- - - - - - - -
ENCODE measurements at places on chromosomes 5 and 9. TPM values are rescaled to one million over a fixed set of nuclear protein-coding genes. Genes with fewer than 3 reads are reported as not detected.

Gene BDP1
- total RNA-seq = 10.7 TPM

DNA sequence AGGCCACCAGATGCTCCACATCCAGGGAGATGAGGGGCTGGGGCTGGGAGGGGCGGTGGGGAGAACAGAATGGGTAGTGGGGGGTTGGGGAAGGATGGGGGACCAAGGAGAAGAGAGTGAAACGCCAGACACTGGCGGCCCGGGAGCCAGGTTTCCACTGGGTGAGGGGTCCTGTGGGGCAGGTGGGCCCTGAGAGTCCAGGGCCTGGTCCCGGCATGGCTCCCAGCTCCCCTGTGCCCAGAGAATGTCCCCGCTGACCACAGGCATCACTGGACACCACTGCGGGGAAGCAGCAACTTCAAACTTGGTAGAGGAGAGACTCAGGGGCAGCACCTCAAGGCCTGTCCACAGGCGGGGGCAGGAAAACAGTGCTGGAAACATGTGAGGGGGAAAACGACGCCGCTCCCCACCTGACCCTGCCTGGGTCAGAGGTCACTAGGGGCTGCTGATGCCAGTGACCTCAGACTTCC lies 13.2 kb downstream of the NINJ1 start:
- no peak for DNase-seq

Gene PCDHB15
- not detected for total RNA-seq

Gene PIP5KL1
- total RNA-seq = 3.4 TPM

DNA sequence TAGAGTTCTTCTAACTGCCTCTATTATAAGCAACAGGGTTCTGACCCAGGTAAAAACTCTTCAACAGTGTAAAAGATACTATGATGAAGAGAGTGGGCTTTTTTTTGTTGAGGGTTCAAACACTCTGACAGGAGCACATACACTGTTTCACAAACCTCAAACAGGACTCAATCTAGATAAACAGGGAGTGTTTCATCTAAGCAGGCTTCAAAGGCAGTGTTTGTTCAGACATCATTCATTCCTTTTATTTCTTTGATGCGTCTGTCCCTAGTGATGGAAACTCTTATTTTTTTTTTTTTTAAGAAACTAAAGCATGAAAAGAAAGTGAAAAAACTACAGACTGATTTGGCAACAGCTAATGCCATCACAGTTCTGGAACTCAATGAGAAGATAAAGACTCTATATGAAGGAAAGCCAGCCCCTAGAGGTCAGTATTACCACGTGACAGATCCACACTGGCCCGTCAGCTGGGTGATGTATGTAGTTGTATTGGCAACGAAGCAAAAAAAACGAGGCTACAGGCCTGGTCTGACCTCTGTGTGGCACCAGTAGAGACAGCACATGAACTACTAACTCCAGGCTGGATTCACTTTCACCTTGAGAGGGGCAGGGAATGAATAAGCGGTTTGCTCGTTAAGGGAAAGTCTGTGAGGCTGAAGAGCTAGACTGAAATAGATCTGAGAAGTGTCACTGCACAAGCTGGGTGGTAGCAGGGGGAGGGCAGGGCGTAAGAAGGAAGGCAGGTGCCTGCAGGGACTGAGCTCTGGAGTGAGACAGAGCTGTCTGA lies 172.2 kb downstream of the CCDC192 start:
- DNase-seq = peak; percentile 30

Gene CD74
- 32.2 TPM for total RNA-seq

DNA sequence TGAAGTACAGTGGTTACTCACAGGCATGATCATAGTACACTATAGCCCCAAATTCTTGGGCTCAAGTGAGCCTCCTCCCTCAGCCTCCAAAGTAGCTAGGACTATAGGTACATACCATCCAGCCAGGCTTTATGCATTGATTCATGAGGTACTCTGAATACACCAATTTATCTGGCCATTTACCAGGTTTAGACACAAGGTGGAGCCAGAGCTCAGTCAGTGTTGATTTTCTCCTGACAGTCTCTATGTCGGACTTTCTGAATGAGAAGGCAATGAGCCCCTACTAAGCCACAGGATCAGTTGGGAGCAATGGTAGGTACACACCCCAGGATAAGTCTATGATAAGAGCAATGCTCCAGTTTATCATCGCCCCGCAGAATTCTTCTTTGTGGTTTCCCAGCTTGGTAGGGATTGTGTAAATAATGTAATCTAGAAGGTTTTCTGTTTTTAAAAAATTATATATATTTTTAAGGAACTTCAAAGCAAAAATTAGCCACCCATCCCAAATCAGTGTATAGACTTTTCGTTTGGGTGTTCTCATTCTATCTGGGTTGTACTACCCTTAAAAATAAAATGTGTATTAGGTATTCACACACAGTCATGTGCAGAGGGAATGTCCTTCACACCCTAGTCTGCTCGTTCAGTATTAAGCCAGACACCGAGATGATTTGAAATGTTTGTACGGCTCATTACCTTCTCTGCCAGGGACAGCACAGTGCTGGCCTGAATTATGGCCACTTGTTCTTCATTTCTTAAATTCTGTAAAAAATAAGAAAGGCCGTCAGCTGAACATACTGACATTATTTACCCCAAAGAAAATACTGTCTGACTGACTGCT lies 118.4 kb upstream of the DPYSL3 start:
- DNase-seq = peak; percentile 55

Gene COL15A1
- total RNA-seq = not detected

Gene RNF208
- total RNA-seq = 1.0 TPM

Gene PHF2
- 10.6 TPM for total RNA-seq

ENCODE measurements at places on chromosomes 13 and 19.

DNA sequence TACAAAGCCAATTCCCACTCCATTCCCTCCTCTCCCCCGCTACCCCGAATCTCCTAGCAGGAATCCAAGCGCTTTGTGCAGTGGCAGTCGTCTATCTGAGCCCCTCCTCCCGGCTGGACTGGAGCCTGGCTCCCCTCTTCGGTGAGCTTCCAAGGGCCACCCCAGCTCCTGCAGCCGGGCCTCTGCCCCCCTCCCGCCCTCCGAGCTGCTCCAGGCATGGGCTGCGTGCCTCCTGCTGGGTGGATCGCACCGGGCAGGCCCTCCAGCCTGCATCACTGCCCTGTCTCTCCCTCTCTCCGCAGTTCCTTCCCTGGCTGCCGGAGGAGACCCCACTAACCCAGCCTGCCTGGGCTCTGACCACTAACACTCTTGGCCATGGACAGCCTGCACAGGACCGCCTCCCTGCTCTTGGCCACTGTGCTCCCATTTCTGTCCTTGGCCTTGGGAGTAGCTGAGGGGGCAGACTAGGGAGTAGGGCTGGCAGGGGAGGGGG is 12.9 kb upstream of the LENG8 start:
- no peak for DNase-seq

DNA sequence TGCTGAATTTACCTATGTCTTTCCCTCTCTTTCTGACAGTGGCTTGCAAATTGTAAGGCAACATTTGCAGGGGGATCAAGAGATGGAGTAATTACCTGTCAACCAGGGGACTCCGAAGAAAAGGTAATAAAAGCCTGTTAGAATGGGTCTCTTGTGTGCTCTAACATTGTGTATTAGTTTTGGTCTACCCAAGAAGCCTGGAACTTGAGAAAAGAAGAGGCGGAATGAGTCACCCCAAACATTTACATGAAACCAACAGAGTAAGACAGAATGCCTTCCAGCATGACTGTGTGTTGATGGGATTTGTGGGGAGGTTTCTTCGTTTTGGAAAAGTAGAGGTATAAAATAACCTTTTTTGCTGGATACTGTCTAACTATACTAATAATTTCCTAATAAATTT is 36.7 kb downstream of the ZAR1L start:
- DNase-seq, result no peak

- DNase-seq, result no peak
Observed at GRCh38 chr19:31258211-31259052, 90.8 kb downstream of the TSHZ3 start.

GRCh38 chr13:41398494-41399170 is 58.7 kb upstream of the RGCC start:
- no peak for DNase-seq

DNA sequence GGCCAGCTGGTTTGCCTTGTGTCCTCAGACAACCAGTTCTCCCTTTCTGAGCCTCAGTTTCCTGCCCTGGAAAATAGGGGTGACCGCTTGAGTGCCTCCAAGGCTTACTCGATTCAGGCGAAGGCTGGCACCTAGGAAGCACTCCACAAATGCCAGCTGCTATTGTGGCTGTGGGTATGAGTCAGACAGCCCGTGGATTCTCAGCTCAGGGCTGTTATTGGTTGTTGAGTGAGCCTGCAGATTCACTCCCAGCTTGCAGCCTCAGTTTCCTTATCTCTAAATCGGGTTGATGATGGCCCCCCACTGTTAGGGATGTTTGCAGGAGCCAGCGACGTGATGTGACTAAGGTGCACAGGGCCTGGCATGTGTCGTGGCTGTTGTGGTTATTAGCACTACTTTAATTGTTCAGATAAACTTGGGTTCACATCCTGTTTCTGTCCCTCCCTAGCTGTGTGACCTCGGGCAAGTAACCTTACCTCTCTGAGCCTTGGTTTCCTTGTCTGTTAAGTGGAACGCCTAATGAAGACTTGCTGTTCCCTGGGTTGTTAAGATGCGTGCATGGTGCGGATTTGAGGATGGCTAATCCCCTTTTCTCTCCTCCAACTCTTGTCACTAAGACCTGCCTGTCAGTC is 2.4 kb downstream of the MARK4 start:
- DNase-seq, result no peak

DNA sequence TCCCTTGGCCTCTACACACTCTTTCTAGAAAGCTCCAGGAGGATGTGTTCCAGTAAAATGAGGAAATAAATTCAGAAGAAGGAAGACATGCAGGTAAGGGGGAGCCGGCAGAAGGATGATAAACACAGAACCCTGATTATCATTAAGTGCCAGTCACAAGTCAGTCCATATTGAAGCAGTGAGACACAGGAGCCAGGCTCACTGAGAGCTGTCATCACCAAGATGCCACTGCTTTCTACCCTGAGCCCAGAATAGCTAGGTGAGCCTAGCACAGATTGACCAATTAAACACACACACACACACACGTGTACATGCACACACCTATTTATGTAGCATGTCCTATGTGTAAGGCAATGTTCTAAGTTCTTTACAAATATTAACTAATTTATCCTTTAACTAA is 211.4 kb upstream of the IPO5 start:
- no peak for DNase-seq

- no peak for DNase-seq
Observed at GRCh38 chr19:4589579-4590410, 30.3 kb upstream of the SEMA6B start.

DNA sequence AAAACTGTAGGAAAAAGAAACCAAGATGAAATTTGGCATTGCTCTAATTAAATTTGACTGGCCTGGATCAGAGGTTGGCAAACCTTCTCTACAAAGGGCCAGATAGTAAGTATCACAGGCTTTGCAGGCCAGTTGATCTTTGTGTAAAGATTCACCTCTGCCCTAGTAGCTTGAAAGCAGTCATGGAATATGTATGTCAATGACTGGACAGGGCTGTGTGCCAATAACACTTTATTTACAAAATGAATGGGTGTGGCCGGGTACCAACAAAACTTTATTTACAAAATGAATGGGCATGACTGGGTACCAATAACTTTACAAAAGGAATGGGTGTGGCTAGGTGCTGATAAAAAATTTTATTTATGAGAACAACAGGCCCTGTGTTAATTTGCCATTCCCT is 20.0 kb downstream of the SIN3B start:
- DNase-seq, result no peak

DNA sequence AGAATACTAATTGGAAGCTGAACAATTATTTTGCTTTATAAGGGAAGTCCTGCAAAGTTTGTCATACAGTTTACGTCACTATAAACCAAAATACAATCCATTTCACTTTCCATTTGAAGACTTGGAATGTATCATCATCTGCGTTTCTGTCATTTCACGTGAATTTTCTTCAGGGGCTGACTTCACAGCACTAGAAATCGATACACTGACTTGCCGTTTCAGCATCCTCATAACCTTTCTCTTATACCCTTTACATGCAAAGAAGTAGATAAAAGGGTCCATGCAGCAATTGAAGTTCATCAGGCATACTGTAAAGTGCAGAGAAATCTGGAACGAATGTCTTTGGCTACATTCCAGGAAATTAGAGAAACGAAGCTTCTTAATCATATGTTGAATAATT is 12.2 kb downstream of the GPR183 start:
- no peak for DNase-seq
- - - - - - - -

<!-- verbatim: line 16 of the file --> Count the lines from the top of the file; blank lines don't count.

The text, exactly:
Gene COL15A1